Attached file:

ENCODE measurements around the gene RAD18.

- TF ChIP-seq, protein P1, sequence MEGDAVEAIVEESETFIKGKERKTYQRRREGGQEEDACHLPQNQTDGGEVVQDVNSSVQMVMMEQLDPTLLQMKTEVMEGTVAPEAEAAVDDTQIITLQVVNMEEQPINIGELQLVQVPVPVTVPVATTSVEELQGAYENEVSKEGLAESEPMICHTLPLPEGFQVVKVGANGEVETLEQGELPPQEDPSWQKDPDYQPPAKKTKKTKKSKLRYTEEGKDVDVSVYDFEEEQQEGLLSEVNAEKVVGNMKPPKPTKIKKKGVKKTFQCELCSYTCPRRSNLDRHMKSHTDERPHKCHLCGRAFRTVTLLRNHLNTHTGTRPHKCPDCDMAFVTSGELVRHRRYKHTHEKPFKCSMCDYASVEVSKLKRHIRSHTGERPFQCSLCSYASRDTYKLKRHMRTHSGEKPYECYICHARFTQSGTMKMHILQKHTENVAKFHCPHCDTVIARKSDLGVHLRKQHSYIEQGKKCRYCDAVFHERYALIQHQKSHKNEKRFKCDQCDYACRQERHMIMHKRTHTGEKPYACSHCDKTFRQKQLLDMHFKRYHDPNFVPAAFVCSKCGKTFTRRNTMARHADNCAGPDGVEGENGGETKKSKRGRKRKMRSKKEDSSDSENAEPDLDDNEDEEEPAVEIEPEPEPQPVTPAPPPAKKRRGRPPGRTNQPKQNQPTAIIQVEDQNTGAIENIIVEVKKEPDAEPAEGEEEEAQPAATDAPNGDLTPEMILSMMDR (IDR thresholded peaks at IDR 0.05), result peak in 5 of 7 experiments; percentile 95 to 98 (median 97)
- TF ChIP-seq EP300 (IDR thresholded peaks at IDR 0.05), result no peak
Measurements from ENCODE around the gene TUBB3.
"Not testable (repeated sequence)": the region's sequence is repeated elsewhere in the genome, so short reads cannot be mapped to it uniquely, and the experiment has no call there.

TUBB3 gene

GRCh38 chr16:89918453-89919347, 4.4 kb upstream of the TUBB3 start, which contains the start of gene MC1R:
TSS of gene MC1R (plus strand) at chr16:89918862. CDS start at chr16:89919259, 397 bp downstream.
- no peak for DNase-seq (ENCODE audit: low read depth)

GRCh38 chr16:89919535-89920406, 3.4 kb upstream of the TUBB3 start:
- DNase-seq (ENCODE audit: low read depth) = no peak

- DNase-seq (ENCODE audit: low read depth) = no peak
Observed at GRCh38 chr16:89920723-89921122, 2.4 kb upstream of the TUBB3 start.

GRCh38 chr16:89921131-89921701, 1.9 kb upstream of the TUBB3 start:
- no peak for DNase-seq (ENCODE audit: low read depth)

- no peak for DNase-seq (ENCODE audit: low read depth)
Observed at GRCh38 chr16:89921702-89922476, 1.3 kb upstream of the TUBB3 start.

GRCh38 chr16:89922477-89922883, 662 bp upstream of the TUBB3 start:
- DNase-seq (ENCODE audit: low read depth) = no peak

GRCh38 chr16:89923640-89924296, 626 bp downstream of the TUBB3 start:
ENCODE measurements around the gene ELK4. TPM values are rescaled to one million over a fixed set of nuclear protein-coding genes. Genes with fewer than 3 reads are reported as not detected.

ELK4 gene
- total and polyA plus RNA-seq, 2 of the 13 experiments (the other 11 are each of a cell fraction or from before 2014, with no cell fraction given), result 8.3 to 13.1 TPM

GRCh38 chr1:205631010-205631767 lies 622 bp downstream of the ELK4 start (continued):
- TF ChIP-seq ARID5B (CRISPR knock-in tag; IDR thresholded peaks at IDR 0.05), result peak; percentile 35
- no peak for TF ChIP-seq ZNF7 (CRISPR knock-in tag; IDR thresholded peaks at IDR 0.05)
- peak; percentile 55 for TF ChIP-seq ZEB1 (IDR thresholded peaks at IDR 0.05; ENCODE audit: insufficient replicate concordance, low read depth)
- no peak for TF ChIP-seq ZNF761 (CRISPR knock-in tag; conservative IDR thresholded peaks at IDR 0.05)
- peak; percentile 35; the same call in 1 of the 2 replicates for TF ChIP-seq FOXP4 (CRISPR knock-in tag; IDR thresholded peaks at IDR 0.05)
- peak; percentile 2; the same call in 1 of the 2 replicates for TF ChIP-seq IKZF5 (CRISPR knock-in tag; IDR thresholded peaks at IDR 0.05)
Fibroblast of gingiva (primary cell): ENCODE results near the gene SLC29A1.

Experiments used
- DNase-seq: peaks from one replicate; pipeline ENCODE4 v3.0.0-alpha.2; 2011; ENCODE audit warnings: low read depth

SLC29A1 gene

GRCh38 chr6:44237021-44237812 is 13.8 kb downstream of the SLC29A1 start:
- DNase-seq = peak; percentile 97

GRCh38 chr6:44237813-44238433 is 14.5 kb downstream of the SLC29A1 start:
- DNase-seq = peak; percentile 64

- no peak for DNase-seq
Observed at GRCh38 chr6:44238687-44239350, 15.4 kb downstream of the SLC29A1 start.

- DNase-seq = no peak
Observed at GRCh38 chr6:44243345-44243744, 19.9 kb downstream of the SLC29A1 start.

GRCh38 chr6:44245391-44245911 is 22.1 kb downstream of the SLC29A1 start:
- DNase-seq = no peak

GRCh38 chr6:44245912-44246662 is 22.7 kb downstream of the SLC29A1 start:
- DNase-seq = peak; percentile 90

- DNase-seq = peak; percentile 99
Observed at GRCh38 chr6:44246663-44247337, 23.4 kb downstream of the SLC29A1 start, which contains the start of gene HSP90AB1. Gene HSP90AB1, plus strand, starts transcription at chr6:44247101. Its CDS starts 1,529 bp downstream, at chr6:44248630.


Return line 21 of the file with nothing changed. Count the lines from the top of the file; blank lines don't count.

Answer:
ENCODE measurements around the gene ELK4. TPM values are rescaled to one million over a fixed set of nuclear protein-coding genes. Genes with fewer than 3 reads are reported as not detected.